The first home in Britain to officially be certified as net zero is currently available to rent for almost £6,000 a month.
The four-bedroom property in London‘s trendy Camden was designed for the late engineer and sustainable designer Max Fordham, who also lived in it. It is on the rental market for £5,850 a month.
It has incorporated the high environment standards to achieve its ‘zero carbon’ status, and has won several awards, including the Regional Award 2019 from the Royal Institute of British Architects.
The four-bedroom property in London’s trendy Camden is available to rent for almost £6k a month
To minimise carbon emissions during construction, the internal insulation was made of woodfibre and the flooring was made from cork
It is a mews house on a cobbled street, and achieved net zero for both so-called ‘operational and embodied carbon’, making it also the first building of any type to achieve this.
Operational carbon is defined as all the emissions associated with the energy used to run the building.
Meanwhile, embodied carbon is based on assessing the emissions associated with the production of the building – including manufacturing installation and disposal of building materials.
The ‘net zero’ achievement was made in line with the UKGBC’s Net Zero Framework, which is the method most widely recognised by the industry. The announcement was made this week.
The RIBA award-winning house was designed by Max Fordham’s company in collaboration with Bere Architects and Price & Myers, and built by Bow Tie Construction.
Max Fordham, who died earlier this year, was also an integral member of the design team.
Max Fordham House is a certified Passivhaus – considered to be one of the world’s most rigorous low-energy design standards – and boasts high standards of insulation and draught proofing.
It aims to use as little energy as possible, with the home’s energy efficiency measures including triple-glazed windows that are designed and positioned so electric lighting is not needed during the day.
The windows are a ‘net gain’ in terms of solar heating, as the innovative internal insulating shutters close when heat could be lost at night.
The property is a mews house on a cobbled street, and officially achieved net zero status
The home’s energy efficiency measures include triple-glazed windows that are carefully designed and positioned so that electric lighting is not needed during the day
The all-electric home features a roof mounted PV array that meets around 25 per cent of the home’s energy demand
There is large living area with sufficient space for a dining table and seating area
The property is called Max Fordham House and it is a certified Passivhaus, widely considered to be one of the world’s most rigorous low-energy design standards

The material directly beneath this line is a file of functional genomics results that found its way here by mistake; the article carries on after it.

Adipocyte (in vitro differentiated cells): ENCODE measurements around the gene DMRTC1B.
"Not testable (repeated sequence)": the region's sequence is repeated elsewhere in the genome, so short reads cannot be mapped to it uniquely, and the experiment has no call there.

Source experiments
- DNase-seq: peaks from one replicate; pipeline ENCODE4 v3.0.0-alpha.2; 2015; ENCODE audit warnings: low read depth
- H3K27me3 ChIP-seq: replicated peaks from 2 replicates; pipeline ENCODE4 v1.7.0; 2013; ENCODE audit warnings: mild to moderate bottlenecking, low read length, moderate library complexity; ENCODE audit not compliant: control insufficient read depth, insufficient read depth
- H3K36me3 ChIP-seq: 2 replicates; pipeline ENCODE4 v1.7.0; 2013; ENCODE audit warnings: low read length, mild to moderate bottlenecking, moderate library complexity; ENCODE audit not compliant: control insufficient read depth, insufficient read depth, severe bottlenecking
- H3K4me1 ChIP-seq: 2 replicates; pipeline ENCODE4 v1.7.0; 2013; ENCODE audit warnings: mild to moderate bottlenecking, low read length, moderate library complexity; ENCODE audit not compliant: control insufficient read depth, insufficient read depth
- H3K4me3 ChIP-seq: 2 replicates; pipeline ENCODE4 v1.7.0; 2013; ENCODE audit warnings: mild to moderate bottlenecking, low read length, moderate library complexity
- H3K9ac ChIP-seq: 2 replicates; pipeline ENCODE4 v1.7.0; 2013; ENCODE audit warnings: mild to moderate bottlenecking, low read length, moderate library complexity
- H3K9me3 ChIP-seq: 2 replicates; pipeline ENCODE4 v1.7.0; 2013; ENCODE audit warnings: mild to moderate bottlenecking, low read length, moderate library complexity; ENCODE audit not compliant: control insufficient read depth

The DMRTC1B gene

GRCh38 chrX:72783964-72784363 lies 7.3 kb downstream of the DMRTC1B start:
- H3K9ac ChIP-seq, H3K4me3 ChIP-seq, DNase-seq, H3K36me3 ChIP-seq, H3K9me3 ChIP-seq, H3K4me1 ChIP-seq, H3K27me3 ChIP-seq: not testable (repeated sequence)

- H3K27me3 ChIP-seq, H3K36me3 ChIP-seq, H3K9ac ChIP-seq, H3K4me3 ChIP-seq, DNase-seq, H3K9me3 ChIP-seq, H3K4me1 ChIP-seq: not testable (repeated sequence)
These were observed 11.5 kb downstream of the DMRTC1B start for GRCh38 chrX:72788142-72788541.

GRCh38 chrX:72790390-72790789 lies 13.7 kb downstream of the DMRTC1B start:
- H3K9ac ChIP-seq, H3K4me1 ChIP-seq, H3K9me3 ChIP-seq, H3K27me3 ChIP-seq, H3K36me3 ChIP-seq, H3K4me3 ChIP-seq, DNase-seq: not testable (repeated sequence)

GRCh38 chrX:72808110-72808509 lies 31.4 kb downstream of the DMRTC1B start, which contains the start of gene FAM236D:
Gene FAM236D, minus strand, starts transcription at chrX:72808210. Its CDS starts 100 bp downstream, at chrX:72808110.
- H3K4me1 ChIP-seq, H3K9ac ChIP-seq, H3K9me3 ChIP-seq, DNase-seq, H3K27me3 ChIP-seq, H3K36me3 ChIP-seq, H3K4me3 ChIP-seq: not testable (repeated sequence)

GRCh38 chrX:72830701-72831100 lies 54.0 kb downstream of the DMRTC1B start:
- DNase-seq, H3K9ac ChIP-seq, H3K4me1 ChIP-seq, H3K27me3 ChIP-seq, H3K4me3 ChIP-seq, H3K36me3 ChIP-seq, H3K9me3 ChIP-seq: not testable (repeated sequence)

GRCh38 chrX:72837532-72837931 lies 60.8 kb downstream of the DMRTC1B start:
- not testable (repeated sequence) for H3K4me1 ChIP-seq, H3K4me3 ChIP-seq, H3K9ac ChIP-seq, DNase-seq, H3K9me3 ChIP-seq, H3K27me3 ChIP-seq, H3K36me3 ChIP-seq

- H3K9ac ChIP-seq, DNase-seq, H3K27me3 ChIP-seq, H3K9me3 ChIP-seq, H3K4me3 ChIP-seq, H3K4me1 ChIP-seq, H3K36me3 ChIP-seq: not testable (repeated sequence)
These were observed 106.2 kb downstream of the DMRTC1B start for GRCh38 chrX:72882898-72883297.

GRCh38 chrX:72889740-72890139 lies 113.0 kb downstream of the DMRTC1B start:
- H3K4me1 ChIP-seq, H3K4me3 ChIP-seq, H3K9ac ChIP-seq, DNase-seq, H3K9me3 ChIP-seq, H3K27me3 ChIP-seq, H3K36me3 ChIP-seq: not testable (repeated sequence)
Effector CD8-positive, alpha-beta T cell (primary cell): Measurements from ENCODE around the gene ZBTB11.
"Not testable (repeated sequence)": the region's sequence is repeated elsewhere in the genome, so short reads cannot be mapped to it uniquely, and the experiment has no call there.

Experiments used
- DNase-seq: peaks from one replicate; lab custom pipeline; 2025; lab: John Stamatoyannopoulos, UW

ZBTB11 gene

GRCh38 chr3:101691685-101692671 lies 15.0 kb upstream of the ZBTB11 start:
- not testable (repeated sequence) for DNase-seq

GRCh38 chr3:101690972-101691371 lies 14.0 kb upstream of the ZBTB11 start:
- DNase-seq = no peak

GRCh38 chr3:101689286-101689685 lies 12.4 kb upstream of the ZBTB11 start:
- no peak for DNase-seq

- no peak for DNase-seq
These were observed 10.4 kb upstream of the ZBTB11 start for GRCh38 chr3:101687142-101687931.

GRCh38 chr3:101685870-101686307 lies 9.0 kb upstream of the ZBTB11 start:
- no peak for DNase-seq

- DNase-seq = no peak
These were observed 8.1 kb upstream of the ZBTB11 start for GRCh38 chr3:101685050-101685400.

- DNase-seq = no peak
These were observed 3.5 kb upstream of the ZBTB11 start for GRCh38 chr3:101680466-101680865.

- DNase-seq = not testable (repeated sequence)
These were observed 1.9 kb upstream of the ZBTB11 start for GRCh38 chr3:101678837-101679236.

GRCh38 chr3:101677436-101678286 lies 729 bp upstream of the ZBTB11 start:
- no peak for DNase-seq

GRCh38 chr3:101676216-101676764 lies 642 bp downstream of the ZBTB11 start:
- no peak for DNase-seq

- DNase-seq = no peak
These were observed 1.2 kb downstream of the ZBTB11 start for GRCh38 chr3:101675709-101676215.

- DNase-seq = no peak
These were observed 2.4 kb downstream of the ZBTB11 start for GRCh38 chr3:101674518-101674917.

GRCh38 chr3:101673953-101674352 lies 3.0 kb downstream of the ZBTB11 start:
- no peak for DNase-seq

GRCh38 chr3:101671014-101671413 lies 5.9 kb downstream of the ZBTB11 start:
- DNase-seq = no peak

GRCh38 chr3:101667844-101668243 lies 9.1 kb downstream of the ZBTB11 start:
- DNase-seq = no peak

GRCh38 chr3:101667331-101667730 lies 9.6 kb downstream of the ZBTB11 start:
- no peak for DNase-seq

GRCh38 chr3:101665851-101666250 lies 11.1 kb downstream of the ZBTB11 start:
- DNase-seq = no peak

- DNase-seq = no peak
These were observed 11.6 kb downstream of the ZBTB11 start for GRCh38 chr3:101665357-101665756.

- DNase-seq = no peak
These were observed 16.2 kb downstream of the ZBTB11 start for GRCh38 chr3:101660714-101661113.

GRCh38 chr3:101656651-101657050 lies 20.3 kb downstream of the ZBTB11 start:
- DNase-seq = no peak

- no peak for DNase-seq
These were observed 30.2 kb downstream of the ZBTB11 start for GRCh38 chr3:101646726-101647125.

Max Fordham House is on the market to rent for £5,850 a month via Hotblack Desiato lettings agents
The house requires so little heating that on completion in 2019, Max held a literal ‘housewarming’ to raise the home’s internal temperature and avoid the need for heating for many months.
The all-electric home features a roof mounted PV array that meets around 25 per cent of the home’s energy demand, with the remaining electricity supplied by a 100 per cent renewable energy tariff – meaning no offsetting is required for the home to achieve net zero carbon in operation.
Pictured: The late engineer and sustainable designer Max Fordham
The house is light and spacious, with its brick exterior blending with the neighbouring buildings.
It is practically impossible to construct anything – a building or otherwise – without creating some carbon emissions.
Max Fordham House was predominantly a new building with some elements of existing structures re-used.
To minimise carbon emissions during construction, concrete with low carbon cement replacement was used alongside many natural materials, including timber for the roof structure, window frames, and façade.
The internal insulation was made of woodfibre and the flooring from cork.
Finn Fordham, one of Max’s sons, said: ‘My Dad loved living in this amazing house. It’s incredible how it needs almost zero heating.
‘And it’s lovely to imagine how he would chuckle and beam at the news of another accolade, now awarded beyond the end of a lifetime.
‘That lifetime was one devoted to beautiful design and engineering. Part of its legacy should be that the principle behind the house is emulated around the world.’
Max Fordham House was predominantly a new building with some elements of existing structures re-used
The property has a large office with double doors that open out onto a spacious terrace
The house is also Passivhaus certified, making it ideal for eco-conscious tenants
Ideal for a growing family, the property has four large bedrooms as well as two bathrooms
Ali Shaw, of Max Fordham, added: ‘It was my privilege to provide a pair of hands to help realise Max’s vision and to give him a comfortable, tailored home for his final years.
‘The house being Passivhaus certified and now becoming the first to achieve net zero carbon status is a great way to honour Max and his huge contribution to the delivery of sustainable buildings.
‘Max’s house is a built example of his legacy, it shows how a beautiful home can also meet the highest sustainability standards.
‘As a practice, Max Fordham have been pioneers in sustainable, low energy and low carbon building design for over 50 years.
‘Our partnership wants to tackle the climate and biodiversity emergency the world is facing, so we are committed to sharing what we learn with the rest of the industry to help us get there as quickly as possible.’
Yetunde Abdul, of UKGBC, confirmed: ‘Achieving net zero carbon in both construction and in operational energy using UKGBC’s framework is not just an industry first for a residential property but for any built asset, making this a truly pioneering project.’